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Family Employers And FLSA Requirements For Live-In Staff

A woman sued her former employer, a small family-owned bed and breakfast in Maryland, for violating the Fair Labor Standards Act (FLSA) by failing to pay her minimum wage for all hours worked.

When the family business hired the plaintiff as its innkeeper in July 2015, the parties signed a written agreement stating that she would work seven hours per week serving breakfast to guests; 22 hours per week cleaning guest rooms and common areas; to check in guests "as necessary" from 4:00 p.m. to 9:30 p.m.; and close the inn at 10:00 p.m. In addition, she was required to answer phones, take reservations, reply to emails, and manage the inn's social media.

In return, the family employer would pay her $800 per month and provide her with lodging and breakfast. The employer alleges that it paid her enough for 29 to 40 hours of work per week by providing her $800 in cash wages and lodging valued at $850 to $1800 per month, which it calculated based on the price paid by guests at the inn.

The employee innkeeper alleges that, despite the contract's stipulations, she actually worked 100 hours per week without a day off. She further alleges that the family employer cannot count her lodging as compensation, because it did not keep records of the actual costs of providing her the lodging.

The innkeeper filed her lawsuit in January 2017 and quit shortly thereafter.

The district court granted the family employer's motion for summary judgment stating that the written contract constituted a "reasonable agreement" and exempted it from other FLSA requirements.

However, the Fourth Circuit Court of Appeals recently overturned the lower court's decision. It found that the employer did need to maintain records of the cost of providing the lodging, which it failed to do. The family employer used the market value, which includes profit, in calculating the value of the lodging. Federal law requires that profit not be included.

The lower court must now consider the actual value of the lodging, as well as how many hours the innkeeper actually worked, to determine whether or not the agreement was reasonable. In particular, it must determine whether she was "engaged to wait" or "waiting to be engaged" during check-in times—the employer must compensate her for all hours that she was "engaged to wait."  United States Court of Appeals for the Fourth Circuit No. 17-1187 Maryam Balbed, Plaintiff - Appellant, v. Eden Park Guest House, LLC; Etty Bela Mukendi; Bruno Mukendi; Trezila Mukendi, Defendants - Appellees, (Jan. 25, 2018). 

Commentary and Checklist

Family employers who do not carefully record all hours staff work and all compensation paid to staff create risk.

In this case, the family employer made the mistake of basing its innkeeper’s pay off of a written agreement that did not adequately account for the time it would take for her to perform all of her required duties. Although the contract specified 29 hours for serving breakfast and cleaning, that number did not include time spent doing her many other tasks, including reservations, check-ins, social media, phones, email, and closing duties.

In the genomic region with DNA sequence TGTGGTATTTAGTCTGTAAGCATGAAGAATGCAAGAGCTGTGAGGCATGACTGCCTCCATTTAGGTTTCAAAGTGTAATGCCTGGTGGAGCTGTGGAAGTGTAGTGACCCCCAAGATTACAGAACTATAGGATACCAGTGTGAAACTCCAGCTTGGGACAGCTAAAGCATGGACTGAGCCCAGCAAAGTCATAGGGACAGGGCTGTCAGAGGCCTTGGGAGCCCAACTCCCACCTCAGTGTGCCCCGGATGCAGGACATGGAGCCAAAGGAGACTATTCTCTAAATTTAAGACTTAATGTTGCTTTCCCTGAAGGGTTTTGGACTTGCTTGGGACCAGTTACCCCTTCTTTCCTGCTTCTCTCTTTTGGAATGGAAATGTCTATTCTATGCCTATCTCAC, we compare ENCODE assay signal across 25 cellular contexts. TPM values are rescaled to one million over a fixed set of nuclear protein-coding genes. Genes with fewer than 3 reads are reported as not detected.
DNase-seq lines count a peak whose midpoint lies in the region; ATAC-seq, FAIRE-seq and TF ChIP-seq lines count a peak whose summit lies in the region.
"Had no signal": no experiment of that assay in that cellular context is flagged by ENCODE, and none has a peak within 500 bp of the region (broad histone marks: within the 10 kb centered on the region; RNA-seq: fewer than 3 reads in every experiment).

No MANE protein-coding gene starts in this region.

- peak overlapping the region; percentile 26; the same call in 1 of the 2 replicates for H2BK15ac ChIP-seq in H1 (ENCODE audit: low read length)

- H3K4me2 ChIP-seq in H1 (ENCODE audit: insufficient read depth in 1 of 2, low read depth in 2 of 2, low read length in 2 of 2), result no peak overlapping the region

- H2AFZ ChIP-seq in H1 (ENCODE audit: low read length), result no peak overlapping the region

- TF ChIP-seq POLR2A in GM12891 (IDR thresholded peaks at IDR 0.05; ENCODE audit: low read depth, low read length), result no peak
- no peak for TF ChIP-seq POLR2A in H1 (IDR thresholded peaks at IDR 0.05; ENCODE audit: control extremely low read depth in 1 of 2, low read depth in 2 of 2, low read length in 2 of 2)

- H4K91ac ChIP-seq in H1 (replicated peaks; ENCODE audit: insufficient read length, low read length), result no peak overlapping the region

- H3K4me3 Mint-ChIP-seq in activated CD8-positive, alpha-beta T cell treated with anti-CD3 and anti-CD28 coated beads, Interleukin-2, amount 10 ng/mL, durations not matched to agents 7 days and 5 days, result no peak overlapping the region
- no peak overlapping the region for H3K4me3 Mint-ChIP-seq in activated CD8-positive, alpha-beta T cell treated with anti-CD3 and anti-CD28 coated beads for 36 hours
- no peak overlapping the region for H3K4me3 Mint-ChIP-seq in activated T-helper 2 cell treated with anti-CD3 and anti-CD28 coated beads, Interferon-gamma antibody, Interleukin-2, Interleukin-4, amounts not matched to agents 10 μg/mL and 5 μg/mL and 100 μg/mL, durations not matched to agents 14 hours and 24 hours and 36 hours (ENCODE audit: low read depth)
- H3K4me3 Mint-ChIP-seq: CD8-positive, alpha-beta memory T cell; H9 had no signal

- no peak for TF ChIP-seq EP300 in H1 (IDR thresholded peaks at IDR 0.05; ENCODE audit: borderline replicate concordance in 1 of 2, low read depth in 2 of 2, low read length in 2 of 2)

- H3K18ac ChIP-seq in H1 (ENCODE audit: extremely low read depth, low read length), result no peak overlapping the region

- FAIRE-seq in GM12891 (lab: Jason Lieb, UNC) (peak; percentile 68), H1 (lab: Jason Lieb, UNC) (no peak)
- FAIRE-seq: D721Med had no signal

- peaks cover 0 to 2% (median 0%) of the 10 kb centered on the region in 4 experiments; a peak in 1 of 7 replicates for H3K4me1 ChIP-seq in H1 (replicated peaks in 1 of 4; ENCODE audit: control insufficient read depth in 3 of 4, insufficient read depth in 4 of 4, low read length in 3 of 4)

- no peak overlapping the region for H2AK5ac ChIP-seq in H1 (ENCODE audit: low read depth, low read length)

Do not simply rely on a full-time designation or a contract stating how many hours a staff member should work per week to determine pay. Instead, track the number of hours a staff member actually works per week, and pay him or her at least minimum wage (the larger of the federal amount or the state’s amount) for those hours.

Have staff clock in and out anytime they are required to be at work. Remember to pay staff for time that they are “engaged to wait.” For example, if a staff person is required to check in guests as needed between 1:00 p.m. and 6:00 p.m., even if no guests arrive during that time, the staff member must be paid for six hours.

As this case shows, tracking work hours and compensation is complicated and risky when a staff member lives on-site. Here are some tips for family employers who provide on-site lodging to staff as part of their compensation:

  • Consult with your legal counsel on compensation that includes deductions for living expenses.
  • Clearly state what hours of the day live-in staff members are working, and make sure they have enough time to complete all required tasks during that timeframe.
  • Live-in staff does not have to be paid for time they are at the home free of all work duties, but clarify what that means.
  • Make sure that staff does not perform any work duties during their "off" time in the home. If they do, pay them for it.
  • Make sure live-in staff is paid at least minimum wage for all hours worked.
  • Although many live-in staff members are overtime exempt, living on-site does not guarantee exempt status. Consult your attorney before designating a live-in worker as exempt.
  • When including room and board as part of a staff member's wages, you must keep a record of your costs in providing lodging and use that to calculate its value.
  • Lodging costs must be reasonable.
  • Live-in staff does not include those who only work for the employer for a few weeks, or work 24-hour shifts at the home.
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